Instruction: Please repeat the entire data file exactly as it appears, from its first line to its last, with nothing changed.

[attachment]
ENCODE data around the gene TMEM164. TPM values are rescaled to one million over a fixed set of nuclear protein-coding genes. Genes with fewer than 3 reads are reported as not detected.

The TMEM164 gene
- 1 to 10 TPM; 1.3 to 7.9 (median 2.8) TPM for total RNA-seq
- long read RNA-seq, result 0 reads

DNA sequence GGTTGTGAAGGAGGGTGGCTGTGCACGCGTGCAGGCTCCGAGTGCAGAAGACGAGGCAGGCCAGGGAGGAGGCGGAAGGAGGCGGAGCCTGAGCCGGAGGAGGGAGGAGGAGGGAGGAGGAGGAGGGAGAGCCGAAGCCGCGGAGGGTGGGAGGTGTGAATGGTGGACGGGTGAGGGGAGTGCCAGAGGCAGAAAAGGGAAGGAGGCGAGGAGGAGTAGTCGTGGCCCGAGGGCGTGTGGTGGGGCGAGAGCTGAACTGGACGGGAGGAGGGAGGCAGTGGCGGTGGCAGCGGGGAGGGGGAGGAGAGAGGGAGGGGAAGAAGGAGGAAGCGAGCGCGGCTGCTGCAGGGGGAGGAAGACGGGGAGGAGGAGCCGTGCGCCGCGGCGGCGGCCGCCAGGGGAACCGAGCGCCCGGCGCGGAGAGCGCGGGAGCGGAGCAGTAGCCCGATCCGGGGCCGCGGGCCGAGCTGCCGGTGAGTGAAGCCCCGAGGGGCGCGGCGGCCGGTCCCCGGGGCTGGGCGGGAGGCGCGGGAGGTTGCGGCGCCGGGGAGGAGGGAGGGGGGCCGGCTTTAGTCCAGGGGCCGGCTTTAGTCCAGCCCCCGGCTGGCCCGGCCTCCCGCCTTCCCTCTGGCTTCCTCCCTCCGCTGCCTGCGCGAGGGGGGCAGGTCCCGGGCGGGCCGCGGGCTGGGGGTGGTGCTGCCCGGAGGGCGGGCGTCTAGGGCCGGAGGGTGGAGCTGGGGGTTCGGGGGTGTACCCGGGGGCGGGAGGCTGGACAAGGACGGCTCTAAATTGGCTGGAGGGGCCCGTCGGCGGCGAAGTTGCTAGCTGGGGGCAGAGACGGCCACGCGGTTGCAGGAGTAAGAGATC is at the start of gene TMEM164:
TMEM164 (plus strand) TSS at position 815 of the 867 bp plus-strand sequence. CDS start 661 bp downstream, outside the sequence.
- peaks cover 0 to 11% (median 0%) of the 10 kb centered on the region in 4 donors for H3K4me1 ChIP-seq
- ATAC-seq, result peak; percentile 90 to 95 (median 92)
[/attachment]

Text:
ENCODE data around the gene TMEM164. TPM values are rescaled to one million over a fixed set of nuclear protein-coding genes. Genes with fewer than 3 reads are reported as not detected.

The TMEM164 gene
- 1 to 10 TPM; 1.3 to 7.9 (median 2.8) TPM for total RNA-seq
- long read RNA-seq, result 0 reads

DNA sequence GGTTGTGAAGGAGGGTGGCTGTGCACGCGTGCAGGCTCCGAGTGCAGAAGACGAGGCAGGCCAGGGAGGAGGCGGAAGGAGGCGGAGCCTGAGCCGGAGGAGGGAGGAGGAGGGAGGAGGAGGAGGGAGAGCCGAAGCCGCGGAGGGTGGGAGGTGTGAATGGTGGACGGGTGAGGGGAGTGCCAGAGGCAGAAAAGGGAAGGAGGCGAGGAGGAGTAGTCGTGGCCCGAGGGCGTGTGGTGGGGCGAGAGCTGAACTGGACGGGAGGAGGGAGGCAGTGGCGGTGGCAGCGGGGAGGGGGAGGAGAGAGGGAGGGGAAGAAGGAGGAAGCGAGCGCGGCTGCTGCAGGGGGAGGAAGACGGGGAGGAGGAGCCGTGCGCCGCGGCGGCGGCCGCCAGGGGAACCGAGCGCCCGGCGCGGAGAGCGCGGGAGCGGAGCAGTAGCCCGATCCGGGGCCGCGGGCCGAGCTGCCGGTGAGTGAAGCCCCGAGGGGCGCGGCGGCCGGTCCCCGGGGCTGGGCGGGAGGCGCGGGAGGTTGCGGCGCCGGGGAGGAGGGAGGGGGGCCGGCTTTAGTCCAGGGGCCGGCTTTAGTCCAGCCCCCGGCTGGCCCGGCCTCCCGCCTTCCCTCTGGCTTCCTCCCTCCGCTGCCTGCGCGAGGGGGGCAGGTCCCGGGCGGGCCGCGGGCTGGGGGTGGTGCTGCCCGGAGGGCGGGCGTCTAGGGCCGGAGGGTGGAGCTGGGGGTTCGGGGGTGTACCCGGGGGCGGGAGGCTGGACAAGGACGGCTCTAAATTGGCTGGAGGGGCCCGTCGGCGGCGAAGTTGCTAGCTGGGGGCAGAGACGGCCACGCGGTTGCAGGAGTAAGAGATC is at the start of gene TMEM164:
TMEM164 (plus strand) TSS at position 815 of the 867 bp plus-strand sequence. CDS start 661 bp downstream, outside the sequence.
- peaks cover 0 to 11% (median 0%) of the 10 kb centered on the region in 4 donors for H3K4me1 ChIP-seq
- ATAC-seq, result peak; percentile 90 to 95 (median 92)